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Thing of the week:
Hubert Selby Jr
By Ian Grant
I don't have many heroes. I don't idolise footballers - the ones that play for Watford have a tendency to follow a moment of brilliance with a season of constipation; the ones that play in the Premiership get paid too much (delivering magic for forty grand a week isn't heroic). Otherwise, most of my idols have let me down, have gone out of their way to prove their fallibility.

But not all of them. I was wasting time in a Brighton record shop on Saturday morning, desperately trying to avoid spending any money, when my eyes wandered and locked in on the spoken word CDs. I was looking at the words 'Hubert Selby Jr'. My mate Gareth and I used to describe the moment in terms of a certain tightening of the throat muscles as the realisation hits home that you're staring at a piece of plastic that's so important you'll pay anything. I didn't watch the England match that evening.

So, an hour-long series of readings by the greatest living (or dead, if I'm really honest about this) writer. If some of it is mildly disappointing - 'A Little Respect', a tirade against the domination of television, plays to the crowd a little too much - then the best moments are just devastating. Like all his best work, 'Tomorrow', a lengthy piece about childhood, leaves me wrecked and choked - no writer has ever managed such a potent mix of idealism and realism. Selby deals with things that I'll spend the rest of my life coming to terms with.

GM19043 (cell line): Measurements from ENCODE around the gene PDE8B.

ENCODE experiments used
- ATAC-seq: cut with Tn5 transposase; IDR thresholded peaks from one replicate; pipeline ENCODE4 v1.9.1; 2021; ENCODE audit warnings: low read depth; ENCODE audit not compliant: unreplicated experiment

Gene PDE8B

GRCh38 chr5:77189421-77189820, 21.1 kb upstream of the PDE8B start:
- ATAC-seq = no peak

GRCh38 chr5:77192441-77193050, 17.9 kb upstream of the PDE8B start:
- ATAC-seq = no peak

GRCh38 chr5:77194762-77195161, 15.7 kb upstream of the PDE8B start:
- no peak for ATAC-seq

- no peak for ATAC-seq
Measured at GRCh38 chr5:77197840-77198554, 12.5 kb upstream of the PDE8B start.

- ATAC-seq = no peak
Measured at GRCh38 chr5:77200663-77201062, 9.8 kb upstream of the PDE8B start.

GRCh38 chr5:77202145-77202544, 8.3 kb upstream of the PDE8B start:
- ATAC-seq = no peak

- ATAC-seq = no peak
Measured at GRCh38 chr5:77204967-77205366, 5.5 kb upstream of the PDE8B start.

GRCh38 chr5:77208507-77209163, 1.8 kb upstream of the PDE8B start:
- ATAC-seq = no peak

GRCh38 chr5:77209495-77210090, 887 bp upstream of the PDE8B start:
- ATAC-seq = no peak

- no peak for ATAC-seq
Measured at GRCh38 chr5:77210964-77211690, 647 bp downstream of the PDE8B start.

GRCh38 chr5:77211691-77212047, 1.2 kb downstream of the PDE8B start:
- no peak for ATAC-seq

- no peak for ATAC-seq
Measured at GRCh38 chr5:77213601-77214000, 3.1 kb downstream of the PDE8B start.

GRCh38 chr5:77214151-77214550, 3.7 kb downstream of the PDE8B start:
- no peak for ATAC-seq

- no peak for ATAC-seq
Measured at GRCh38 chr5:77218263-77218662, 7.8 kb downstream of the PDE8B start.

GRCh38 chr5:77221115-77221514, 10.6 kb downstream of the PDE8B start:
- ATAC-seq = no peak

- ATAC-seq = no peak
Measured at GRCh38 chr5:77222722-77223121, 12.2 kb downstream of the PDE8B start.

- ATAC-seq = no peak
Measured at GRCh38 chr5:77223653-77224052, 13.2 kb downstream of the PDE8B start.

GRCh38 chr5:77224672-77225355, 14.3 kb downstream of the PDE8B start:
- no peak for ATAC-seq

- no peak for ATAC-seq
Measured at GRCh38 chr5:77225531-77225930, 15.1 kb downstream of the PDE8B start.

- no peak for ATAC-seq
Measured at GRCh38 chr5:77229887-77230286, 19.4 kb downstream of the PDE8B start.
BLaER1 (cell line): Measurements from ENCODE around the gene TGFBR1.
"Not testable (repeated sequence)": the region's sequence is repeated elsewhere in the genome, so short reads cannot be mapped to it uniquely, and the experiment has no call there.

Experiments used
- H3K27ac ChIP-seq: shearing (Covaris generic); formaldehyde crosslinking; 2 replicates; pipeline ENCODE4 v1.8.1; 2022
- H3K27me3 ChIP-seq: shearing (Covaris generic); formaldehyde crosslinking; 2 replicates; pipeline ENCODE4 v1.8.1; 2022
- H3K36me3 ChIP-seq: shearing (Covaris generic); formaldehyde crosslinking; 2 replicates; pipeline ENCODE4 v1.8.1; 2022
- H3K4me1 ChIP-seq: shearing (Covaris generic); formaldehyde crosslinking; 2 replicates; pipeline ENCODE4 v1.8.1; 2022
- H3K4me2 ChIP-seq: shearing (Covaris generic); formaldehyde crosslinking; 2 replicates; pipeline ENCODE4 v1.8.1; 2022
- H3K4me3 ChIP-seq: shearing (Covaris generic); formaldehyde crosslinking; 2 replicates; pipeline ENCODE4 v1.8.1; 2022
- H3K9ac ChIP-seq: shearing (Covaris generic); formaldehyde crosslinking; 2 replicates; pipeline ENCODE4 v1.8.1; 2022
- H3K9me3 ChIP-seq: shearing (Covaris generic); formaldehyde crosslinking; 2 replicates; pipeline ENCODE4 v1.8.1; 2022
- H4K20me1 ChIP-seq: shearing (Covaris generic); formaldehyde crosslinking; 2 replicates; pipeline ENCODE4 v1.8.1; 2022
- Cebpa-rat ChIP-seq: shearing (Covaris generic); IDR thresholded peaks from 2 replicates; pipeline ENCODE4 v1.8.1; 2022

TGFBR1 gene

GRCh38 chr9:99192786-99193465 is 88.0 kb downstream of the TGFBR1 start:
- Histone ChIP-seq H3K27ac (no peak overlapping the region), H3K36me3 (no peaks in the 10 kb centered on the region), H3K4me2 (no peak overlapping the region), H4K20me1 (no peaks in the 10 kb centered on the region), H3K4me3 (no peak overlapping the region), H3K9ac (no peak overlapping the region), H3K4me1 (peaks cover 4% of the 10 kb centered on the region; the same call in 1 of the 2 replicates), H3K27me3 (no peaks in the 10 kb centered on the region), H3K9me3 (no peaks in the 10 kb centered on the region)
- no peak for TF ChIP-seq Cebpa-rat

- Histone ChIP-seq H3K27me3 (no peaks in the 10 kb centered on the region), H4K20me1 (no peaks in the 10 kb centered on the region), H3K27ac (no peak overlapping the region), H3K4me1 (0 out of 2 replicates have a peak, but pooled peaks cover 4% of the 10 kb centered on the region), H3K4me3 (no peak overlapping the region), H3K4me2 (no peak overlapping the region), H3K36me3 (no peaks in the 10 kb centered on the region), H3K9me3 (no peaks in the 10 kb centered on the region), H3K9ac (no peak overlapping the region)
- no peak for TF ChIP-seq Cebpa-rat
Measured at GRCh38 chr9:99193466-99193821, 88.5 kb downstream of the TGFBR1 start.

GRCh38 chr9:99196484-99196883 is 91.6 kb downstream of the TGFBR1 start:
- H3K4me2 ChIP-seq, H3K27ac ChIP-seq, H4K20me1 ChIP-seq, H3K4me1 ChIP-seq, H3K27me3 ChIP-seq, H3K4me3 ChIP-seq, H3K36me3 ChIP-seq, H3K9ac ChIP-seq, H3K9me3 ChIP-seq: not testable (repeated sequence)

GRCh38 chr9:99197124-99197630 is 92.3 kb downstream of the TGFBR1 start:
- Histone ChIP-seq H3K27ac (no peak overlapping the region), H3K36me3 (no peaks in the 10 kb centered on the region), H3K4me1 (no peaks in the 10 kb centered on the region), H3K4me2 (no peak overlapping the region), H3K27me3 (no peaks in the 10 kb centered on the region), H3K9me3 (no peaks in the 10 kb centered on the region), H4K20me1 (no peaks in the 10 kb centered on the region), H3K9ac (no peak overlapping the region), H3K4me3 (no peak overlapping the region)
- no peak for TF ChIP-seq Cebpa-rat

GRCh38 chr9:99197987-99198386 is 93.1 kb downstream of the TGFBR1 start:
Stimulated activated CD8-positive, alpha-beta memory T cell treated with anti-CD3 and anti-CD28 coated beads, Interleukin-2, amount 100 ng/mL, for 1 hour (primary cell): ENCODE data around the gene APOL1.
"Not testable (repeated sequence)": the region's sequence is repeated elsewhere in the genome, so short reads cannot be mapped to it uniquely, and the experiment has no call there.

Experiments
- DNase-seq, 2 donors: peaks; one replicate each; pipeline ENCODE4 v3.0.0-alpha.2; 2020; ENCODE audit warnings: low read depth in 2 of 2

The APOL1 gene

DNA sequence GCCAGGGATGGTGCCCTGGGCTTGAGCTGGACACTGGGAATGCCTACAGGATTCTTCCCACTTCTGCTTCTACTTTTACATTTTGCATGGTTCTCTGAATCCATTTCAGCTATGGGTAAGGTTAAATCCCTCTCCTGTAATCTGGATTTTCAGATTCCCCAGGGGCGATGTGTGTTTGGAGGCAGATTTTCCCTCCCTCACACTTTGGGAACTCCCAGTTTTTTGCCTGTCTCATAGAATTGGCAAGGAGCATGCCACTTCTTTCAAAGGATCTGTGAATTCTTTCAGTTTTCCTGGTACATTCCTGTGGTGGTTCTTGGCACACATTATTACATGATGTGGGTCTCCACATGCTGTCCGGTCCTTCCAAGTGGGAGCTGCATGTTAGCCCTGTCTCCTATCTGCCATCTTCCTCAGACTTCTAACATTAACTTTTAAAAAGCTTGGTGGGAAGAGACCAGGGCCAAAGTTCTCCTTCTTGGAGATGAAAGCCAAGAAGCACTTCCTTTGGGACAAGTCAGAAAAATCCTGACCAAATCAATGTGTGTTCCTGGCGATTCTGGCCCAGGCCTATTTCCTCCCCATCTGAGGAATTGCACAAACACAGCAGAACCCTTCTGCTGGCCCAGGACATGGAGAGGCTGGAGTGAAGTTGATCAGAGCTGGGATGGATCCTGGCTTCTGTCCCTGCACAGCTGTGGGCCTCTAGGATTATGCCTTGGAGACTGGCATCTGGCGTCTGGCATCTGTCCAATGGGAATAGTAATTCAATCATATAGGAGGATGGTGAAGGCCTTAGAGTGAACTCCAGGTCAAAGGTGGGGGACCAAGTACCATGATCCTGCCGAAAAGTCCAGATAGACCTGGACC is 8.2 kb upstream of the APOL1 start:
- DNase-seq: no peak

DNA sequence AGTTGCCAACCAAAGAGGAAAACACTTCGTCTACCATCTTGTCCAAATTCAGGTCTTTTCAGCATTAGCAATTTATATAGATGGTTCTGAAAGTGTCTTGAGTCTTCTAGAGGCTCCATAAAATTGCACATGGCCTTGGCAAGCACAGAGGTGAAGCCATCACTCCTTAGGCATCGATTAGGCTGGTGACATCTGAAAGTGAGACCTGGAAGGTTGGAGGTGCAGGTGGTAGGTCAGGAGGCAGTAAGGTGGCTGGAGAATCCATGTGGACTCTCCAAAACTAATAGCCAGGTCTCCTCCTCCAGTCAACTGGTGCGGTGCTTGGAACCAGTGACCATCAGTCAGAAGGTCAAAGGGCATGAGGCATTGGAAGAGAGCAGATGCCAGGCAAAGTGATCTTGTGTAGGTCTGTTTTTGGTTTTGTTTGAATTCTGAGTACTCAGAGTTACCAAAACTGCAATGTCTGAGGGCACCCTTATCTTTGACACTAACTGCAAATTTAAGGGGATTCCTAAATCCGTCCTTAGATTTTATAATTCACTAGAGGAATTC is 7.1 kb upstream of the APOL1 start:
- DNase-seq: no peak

If you have no interest in the human soul, and the heavy sadness that seems to lurk away at the bottom of it, then I wish you a very happy, shallow life. If you want to know, you must read Selby. Read Requiem For A Dream, his shattering portrayal of disappointment in Western society. Or read The Room, a book so intense I suspect that I'll never be able to face it a second time. Or read Song Of The Silent Snow, his collection of short stories that ends with one of the most beautiful sections of prose I have ever read.

He is an impossibly brave writer. His prose burns and sighs and weeps and screams. His voice, appropriately, sounds like an apple that someone's taken a bite out of - it yearns for completeness, it yearns for answers.

Sometimes I'm frustated by my inability to find enough time for everything I want to read and everything I want to hear. That applies a hundred times over when it comes to Selby. Here is an author who deserves every spare second of your life - every day-dreamed thought, every moment of reflection, every hour of need. He's out there, if you want him...